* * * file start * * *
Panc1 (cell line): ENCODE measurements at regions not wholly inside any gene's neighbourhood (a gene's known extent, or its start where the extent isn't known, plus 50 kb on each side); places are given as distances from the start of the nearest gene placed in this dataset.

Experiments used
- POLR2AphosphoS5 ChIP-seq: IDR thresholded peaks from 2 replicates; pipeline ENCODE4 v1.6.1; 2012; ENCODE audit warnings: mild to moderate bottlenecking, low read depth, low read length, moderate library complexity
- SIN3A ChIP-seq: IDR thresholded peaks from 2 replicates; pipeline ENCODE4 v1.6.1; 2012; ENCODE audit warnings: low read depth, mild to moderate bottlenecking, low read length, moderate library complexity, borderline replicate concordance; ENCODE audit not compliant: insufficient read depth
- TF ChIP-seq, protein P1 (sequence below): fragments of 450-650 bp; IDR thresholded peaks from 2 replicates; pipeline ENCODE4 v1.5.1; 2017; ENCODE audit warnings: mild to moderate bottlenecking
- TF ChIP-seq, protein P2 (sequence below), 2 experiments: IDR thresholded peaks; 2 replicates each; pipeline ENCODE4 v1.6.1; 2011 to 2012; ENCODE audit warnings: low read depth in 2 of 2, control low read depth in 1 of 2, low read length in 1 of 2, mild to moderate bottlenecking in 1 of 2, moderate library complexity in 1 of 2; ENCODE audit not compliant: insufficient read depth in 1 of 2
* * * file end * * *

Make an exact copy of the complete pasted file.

Panc1 (cell line): ENCODE measurements at regions not wholly inside any gene's neighbourhood (a gene's known extent, or its start where the extent isn't known, plus 50 kb on each side); places are given as distances from the start of the nearest gene placed in this dataset.

Experiments used
- POLR2AphosphoS5 ChIP-seq: IDR thresholded peaks from 2 replicates; pipeline ENCODE4 v1.6.1; 2012; ENCODE audit warnings: mild to moderate bottlenecking, low read depth, low read length, moderate library complexity
- SIN3A ChIP-seq: IDR thresholded peaks from 2 replicates; pipeline ENCODE4 v1.6.1; 2012; ENCODE audit warnings: low read depth, mild to moderate bottlenecking, low read length, moderate library complexity, borderline replicate concordance; ENCODE audit not compliant: insufficient read depth
- TF ChIP-seq, protein P1 (sequence below): fragments of 450-650 bp; IDR thresholded peaks from 2 replicates; pipeline ENCODE4 v1.5.1; 2017; ENCODE audit warnings: mild to moderate bottlenecking
- TF ChIP-seq, protein P2 (sequence below), 2 experiments: IDR thresholded peaks; 2 replicates each; pipeline ENCODE4 v1.6.1; 2011 to 2012; ENCODE audit warnings: low read depth in 2 of 2, control low read depth in 1 of 2, low read length in 1 of 2, mild to moderate bottlenecking in 1 of 2, moderate library complexity in 1 of 2; ENCODE audit not compliant: insufficient read depth in 1 of 2